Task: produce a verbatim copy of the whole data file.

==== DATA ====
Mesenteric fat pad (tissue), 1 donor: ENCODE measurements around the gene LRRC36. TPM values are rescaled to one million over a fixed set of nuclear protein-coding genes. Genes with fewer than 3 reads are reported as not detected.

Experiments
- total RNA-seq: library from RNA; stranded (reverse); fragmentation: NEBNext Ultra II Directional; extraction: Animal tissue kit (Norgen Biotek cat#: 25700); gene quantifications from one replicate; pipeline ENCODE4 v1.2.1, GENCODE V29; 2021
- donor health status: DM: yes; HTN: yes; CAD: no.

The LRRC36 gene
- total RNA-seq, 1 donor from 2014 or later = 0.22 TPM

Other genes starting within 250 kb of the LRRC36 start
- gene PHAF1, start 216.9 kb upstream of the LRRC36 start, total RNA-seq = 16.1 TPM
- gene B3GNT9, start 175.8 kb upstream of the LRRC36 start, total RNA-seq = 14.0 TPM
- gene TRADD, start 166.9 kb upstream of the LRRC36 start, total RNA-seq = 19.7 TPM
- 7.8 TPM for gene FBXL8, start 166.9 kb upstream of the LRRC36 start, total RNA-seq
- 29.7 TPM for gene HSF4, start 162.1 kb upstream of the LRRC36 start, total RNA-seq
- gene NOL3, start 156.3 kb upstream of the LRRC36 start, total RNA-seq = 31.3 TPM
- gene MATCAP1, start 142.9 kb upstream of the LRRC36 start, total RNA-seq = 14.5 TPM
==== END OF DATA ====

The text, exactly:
Mesenteric fat pad (tissue), 1 donor: ENCODE measurements around the gene LRRC36. TPM values are rescaled to one million over a fixed set of nuclear protein-coding genes. Genes with fewer than 3 reads are reported as not detected.

Experiments
- total RNA-seq: library from RNA; stranded (reverse); fragmentation: NEBNext Ultra II Directional; extraction: Animal tissue kit (Norgen Biotek cat#: 25700); gene quantifications from one replicate; pipeline ENCODE4 v1.2.1, GENCODE V29; 2021
- donor health status: DM: yes; HTN: yes; CAD: no.

The LRRC36 gene
- total RNA-seq, 1 donor from 2014 or later = 0.22 TPM

Other genes starting within 250 kb of the LRRC36 start
- gene PHAF1, start 216.9 kb upstream of the LRRC36 start, total RNA-seq = 16.1 TPM
- gene B3GNT9, start 175.8 kb upstream of the LRRC36 start, total RNA-seq = 14.0 TPM
- gene TRADD, start 166.9 kb upstream of the LRRC36 start, total RNA-seq = 19.7 TPM
- 7.8 TPM for gene FBXL8, start 166.9 kb upstream of the LRRC36 start, total RNA-seq
- 29.7 TPM for gene HSF4, start 162.1 kb upstream of the LRRC36 start, total RNA-seq
- gene NOL3, start 156.3 kb upstream of the LRRC36 start, total RNA-seq = 31.3 TPM
- gene MATCAP1, start 142.9 kb upstream of the LRRC36 start, total RNA-seq = 14.5 TPM